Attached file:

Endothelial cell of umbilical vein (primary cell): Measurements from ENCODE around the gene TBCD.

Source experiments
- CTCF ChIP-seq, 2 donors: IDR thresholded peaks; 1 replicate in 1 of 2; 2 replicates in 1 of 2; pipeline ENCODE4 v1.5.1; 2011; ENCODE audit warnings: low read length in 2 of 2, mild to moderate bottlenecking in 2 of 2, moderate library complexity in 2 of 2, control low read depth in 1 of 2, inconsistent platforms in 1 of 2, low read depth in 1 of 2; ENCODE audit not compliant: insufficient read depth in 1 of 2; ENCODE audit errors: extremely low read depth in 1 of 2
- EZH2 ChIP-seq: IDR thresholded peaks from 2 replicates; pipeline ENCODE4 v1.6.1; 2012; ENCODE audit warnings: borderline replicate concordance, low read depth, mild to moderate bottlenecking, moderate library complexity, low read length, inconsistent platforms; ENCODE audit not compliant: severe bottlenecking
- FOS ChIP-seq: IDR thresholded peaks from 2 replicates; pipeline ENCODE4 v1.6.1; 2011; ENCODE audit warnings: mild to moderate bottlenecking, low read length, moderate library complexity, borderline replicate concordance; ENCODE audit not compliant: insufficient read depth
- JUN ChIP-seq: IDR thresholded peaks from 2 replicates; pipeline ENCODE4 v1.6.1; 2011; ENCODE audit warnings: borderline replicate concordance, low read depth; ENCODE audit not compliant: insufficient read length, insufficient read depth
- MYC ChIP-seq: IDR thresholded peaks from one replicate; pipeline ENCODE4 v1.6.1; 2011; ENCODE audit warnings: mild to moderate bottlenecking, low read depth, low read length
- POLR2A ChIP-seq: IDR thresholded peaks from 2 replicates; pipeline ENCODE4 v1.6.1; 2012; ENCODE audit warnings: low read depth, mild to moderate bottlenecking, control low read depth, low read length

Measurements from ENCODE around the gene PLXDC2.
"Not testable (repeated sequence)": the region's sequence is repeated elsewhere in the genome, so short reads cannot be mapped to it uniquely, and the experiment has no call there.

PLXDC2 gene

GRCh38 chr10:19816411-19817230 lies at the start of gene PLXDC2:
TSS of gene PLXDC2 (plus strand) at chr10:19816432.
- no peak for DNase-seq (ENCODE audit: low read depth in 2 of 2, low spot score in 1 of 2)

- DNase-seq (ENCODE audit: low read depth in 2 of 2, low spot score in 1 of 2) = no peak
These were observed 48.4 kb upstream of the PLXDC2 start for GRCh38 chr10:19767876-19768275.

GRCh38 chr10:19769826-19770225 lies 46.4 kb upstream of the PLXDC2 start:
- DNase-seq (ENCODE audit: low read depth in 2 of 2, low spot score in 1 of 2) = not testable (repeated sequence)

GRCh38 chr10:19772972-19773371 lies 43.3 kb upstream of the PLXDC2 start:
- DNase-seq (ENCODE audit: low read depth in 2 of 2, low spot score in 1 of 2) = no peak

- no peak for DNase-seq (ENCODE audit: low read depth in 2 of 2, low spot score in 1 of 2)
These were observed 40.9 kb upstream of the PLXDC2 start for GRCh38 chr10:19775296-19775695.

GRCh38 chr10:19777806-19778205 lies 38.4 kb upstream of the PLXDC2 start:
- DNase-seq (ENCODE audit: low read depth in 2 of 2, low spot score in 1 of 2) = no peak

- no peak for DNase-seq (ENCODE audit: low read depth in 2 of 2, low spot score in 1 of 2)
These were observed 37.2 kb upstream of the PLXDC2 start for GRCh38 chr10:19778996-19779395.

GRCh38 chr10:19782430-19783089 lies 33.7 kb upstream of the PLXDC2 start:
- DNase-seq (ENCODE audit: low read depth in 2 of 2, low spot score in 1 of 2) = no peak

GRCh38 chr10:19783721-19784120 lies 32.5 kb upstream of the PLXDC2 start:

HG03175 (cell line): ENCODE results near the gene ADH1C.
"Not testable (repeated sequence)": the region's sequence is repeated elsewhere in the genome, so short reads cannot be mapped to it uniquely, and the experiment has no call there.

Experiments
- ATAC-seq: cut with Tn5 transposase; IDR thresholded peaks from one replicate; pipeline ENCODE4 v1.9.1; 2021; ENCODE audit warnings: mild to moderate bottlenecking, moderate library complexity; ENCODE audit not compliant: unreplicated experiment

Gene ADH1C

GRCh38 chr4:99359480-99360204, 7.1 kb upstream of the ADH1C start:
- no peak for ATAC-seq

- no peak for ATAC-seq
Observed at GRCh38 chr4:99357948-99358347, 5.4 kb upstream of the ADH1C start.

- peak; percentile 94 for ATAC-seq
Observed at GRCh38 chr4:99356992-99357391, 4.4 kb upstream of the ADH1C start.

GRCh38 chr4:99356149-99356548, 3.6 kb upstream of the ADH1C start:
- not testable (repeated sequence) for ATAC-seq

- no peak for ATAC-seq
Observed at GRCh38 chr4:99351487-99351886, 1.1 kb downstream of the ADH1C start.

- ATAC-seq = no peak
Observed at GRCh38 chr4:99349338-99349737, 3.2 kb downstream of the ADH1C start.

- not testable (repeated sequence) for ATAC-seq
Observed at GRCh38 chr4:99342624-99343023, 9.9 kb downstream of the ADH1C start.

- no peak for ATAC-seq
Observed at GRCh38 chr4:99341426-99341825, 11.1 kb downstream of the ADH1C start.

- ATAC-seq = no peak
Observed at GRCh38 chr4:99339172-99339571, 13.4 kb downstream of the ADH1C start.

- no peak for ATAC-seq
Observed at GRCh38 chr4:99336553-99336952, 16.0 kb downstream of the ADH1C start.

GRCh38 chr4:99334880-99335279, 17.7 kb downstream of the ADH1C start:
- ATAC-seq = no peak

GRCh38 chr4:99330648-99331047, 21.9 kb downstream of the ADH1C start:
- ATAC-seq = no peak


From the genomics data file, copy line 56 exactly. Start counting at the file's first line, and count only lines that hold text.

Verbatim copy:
- ATAC-seq = no peak